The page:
I posted this in another blog that I have, but I wanted to write it here because I wanted to continue my blog series. Enjoy!
In the famous love chapter of the Bible, the Apostle Paul says that when he became older, he gave up childish things (1 Corinthians 13:11). This appears to be a call for us to let go of anything that is childish. As you grow in spiritual maturity, you should put away things that produce spiritual immaturity. However, Jesus tells us that if we do not become like children, we will not partake in the kingdom of God (Matthew 18:3). Jesus calls us to inherit the kingdom of God just like a child (Mark 10:15).
How can these two ideas work together? How can we put away childish things and still remain childlike?
A few weeks ago, I went on a retreat with my class. We were all given assignments to take on for eight hours. After serious prayer, my spiritual director and her assistant decided that my assignment was to play. They brought me to a challenge course, prayed for me, and walked away. I looked around at what I saw: steps made out of tires that were suspended a few feet off the ground; a tight rope literally inches from the ground, with a rope attached to a tree to help me keep balance; a few blocks of wood to serve as benches; and lots of rocks. At first, I questioned this whole thing. How could I abandon all the maturity, all the rules, all the responsibilities that I have acquired during my twenty-one years of living? But then I realized…I had eight hours to do whatever I wanted. No one was around either, so who was going to judge me? The sunlight hit my face between the shade of the trees. Joy exuded through me. I was ready.
For eight hours, I did everything I had loved to do as a child. I skipped on the rocks that were scattered all around the ground. Pretending the dirt was molten lava, I ran around the rocks as if my life depended on it. Then, when I got bored, I started jumping off some boulders into the cool, moist dirt. I got to a point where I just danced. I didn’t care who was watching (if anyone); I was free to do whatever I wanted.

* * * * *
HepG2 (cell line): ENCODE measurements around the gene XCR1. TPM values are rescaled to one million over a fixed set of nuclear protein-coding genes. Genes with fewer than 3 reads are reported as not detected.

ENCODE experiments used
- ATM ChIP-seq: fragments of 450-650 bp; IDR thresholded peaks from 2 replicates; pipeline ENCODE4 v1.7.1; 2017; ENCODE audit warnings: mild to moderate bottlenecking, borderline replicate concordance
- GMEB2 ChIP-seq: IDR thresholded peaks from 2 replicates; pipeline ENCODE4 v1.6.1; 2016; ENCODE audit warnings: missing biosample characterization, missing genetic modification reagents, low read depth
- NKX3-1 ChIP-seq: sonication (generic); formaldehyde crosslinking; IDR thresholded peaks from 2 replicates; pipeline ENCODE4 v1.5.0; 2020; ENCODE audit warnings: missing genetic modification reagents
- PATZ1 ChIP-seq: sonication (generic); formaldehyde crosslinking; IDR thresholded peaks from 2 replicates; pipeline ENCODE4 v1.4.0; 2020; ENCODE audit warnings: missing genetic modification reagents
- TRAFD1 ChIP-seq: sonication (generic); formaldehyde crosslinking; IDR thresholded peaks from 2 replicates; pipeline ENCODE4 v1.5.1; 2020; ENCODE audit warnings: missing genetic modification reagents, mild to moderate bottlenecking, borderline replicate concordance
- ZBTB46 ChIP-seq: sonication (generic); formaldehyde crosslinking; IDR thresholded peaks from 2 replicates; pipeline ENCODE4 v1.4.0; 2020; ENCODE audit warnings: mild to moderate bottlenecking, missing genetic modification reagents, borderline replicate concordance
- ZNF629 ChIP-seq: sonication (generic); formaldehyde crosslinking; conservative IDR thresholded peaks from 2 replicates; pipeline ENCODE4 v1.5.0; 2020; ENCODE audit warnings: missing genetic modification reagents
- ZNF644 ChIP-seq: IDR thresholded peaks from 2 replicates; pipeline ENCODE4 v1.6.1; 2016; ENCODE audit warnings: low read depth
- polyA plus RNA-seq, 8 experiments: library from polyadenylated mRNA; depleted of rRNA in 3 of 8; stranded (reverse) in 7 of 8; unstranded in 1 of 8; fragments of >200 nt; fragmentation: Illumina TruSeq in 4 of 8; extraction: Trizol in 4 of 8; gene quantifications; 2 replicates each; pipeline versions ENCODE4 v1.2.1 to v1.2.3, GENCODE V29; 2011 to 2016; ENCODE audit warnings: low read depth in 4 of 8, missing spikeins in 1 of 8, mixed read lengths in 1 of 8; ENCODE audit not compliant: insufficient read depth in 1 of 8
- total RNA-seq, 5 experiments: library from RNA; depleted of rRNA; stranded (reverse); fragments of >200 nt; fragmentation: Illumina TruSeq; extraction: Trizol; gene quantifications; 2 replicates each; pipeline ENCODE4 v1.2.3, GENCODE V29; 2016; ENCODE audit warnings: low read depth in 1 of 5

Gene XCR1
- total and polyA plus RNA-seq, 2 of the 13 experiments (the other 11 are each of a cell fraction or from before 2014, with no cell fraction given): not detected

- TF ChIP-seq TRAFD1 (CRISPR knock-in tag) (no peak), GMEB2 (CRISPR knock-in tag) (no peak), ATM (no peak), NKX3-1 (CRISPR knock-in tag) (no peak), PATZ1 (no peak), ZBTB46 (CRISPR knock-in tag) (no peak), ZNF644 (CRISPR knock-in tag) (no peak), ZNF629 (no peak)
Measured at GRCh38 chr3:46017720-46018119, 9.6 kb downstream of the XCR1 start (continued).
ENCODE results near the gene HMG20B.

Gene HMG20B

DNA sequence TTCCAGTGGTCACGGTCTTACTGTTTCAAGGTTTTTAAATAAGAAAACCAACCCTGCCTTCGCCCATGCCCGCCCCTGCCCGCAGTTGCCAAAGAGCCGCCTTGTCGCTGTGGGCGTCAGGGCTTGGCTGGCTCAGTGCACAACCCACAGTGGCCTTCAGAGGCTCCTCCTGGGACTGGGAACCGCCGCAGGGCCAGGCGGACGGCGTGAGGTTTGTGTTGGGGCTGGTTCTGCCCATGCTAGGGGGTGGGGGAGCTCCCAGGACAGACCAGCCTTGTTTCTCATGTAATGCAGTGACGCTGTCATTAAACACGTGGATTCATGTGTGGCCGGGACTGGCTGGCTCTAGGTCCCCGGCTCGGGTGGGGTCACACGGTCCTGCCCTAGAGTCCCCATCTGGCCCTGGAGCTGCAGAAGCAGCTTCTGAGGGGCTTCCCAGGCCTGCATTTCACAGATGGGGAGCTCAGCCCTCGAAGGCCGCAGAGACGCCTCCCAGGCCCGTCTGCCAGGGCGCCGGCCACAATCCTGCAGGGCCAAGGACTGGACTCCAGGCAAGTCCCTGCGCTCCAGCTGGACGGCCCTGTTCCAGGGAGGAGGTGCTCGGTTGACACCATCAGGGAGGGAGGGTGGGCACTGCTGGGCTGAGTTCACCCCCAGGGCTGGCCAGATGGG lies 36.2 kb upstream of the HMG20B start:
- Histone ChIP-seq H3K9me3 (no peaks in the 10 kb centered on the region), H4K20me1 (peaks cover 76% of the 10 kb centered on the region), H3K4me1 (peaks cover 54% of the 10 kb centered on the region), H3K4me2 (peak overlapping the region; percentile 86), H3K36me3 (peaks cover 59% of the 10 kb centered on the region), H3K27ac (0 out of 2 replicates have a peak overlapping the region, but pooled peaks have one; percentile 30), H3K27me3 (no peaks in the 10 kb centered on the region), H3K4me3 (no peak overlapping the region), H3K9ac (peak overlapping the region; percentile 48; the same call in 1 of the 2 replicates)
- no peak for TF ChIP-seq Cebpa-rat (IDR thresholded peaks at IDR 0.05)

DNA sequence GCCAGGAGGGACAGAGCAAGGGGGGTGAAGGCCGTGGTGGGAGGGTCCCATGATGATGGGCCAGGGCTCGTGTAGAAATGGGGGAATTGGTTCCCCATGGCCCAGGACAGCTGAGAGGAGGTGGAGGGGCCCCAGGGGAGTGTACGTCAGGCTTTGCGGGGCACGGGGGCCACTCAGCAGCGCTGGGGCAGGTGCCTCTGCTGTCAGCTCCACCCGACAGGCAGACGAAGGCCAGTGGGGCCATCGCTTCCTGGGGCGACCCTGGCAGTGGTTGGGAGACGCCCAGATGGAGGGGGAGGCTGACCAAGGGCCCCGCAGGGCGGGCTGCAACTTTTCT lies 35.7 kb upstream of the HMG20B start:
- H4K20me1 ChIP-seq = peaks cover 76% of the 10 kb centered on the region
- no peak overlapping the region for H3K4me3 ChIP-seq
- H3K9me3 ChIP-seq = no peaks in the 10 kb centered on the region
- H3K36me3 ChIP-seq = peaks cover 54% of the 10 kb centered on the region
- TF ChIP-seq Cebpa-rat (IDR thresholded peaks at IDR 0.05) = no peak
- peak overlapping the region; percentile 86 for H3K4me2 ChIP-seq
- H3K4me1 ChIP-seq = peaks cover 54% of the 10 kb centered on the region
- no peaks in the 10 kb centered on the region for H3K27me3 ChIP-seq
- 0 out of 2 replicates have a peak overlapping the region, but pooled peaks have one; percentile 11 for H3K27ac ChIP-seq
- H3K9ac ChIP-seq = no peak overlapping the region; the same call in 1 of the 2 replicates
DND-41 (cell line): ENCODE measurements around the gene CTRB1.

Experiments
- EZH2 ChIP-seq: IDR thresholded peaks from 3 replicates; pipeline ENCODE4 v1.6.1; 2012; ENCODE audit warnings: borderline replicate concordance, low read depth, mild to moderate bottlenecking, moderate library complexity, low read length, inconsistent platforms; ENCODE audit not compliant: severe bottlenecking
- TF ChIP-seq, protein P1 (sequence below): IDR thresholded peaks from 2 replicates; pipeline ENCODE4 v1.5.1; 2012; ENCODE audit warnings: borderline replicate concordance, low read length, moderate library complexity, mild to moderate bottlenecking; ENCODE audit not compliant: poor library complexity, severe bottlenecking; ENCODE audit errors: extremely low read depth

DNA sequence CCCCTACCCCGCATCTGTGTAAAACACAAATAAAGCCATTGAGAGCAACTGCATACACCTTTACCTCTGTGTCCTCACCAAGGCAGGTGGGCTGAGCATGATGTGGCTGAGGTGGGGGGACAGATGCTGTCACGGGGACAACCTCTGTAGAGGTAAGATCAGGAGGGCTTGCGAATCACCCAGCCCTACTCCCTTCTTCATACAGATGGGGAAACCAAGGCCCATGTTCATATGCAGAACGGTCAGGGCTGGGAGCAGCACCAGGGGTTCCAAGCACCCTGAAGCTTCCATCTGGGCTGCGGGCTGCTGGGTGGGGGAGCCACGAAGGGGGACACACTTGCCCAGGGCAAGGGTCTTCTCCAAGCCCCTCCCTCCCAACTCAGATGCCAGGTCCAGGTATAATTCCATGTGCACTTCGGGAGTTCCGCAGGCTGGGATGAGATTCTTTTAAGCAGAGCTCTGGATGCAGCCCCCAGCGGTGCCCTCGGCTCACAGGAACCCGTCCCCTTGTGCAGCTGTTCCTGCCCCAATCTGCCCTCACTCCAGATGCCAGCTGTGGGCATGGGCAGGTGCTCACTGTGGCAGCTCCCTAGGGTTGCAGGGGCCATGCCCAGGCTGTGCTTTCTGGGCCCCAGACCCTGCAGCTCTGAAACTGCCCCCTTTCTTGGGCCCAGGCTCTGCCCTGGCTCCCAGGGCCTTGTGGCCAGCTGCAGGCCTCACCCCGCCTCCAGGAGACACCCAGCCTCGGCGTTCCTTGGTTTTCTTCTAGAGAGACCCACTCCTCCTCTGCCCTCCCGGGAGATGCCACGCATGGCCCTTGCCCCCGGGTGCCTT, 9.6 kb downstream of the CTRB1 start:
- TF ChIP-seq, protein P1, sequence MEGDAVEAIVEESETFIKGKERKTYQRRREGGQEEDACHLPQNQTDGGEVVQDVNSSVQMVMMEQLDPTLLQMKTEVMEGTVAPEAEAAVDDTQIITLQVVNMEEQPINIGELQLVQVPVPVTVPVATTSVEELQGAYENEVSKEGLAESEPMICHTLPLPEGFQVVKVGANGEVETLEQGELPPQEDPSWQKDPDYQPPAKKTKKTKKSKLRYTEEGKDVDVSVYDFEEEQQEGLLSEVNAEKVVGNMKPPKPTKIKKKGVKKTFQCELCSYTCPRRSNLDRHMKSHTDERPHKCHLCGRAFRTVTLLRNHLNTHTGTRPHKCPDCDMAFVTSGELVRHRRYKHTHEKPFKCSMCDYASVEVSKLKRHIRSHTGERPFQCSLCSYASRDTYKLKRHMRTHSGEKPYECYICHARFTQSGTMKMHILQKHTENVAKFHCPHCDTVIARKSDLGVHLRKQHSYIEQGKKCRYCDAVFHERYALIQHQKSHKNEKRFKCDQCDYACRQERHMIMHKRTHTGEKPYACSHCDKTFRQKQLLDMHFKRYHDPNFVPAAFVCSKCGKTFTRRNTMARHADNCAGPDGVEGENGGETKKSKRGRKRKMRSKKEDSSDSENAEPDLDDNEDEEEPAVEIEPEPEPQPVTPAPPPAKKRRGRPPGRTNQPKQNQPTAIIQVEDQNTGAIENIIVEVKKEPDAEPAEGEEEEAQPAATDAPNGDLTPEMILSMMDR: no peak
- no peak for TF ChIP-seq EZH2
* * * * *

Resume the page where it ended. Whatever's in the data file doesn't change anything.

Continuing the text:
As I acted like a child, memories of my childhood came back to my head. I meditated on a few things my parents said to me, as well as incidents I had in school. God helped me to find healing to the hurts that I had felt, but he also reminded me of the good times that I had in my childhood.
Ironically, this experience helped me to transition to adulthood. All of the things that hindered me as a child no longer mattered; I was an adult now, so I was able to shake off my limitations. I could hear the memory of my parents saying, “That’s not safe. If you do that, you’ll get hurt.” On this retreat, I jumped off of rocks and fell in the dirt. I did everything that my parents had told me was unsafe. I did somersaults, which I was told could actually break my neck. What held me back before was childish. I was now free to do what I felt like doing. I was now free to do what God was calling me to do. I was now free to live like a child.
Because of this experience, I have become more childlike. However, I have put away childish things. Over these next few weeks, I will be writing about the difference between childlike and childish in more detail. As I learn what it means to have childlike faith, and as I lay down my pride and put childish things to death, I hope to encourage you that it is possible to have spiritual maturity while maintaining the freedom of a child.
One reply on “From Childish to Childlike: Learning to Live in the Light”
[…] sure, was give false testimony about me. Those who know me know that I am joyful and childlike (not childish), and I always prefer to look at the positive side. One day, I wrote in my journal that she had […]